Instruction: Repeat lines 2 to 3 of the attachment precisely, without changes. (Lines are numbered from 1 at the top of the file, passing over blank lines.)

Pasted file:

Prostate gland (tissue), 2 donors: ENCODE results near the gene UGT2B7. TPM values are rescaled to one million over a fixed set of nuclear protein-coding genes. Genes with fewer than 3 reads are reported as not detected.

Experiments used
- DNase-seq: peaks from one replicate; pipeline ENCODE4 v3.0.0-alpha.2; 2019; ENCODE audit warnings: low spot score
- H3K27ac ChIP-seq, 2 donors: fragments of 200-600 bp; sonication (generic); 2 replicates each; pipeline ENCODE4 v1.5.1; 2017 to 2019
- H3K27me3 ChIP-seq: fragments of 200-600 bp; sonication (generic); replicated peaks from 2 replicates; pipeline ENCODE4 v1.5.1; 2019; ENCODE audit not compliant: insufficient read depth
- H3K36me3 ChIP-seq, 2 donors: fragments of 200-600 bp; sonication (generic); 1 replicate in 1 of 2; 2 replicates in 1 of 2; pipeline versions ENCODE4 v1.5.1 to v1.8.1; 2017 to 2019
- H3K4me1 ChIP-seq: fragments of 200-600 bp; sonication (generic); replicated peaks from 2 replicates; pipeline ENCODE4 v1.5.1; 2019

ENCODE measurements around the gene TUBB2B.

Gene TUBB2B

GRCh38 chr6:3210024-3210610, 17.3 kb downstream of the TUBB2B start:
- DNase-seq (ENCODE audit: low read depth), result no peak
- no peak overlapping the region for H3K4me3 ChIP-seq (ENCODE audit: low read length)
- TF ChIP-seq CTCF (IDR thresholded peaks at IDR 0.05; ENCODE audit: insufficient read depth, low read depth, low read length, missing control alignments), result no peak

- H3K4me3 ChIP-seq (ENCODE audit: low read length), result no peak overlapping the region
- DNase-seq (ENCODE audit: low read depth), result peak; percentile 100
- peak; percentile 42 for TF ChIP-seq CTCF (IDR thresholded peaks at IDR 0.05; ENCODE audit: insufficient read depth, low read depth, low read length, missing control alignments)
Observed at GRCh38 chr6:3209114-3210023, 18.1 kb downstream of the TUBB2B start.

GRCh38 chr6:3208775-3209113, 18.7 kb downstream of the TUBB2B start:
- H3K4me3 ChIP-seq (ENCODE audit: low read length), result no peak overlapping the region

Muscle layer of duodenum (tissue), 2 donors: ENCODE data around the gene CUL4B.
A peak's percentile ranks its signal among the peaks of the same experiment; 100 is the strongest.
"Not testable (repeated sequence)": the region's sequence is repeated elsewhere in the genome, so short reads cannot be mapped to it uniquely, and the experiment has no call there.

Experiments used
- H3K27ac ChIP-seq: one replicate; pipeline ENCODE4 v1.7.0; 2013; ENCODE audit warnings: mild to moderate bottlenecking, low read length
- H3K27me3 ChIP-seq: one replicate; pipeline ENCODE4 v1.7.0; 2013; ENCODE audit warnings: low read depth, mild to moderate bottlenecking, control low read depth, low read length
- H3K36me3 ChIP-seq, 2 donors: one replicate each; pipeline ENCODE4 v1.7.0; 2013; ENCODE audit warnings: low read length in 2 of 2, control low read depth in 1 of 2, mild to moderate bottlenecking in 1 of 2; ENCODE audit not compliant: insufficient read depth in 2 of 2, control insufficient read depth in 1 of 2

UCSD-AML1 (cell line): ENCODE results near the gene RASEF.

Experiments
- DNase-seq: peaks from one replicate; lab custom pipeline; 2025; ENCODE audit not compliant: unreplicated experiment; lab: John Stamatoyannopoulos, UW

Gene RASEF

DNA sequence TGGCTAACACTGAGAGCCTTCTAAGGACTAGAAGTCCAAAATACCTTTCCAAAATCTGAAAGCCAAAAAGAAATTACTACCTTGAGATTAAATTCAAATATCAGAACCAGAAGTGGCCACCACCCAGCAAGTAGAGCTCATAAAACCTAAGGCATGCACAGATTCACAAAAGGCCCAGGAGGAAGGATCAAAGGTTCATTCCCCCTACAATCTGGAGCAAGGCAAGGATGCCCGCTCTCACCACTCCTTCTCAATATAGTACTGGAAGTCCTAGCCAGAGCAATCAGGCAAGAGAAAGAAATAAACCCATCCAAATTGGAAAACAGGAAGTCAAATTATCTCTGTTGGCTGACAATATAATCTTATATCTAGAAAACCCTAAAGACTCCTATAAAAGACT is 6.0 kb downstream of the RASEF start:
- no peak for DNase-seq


Experiments used
- DNase-seq: peaks from one replicate; pipeline ENCODE4 v3.0.0-alpha.2; 2019; ENCODE audit warnings: low spot score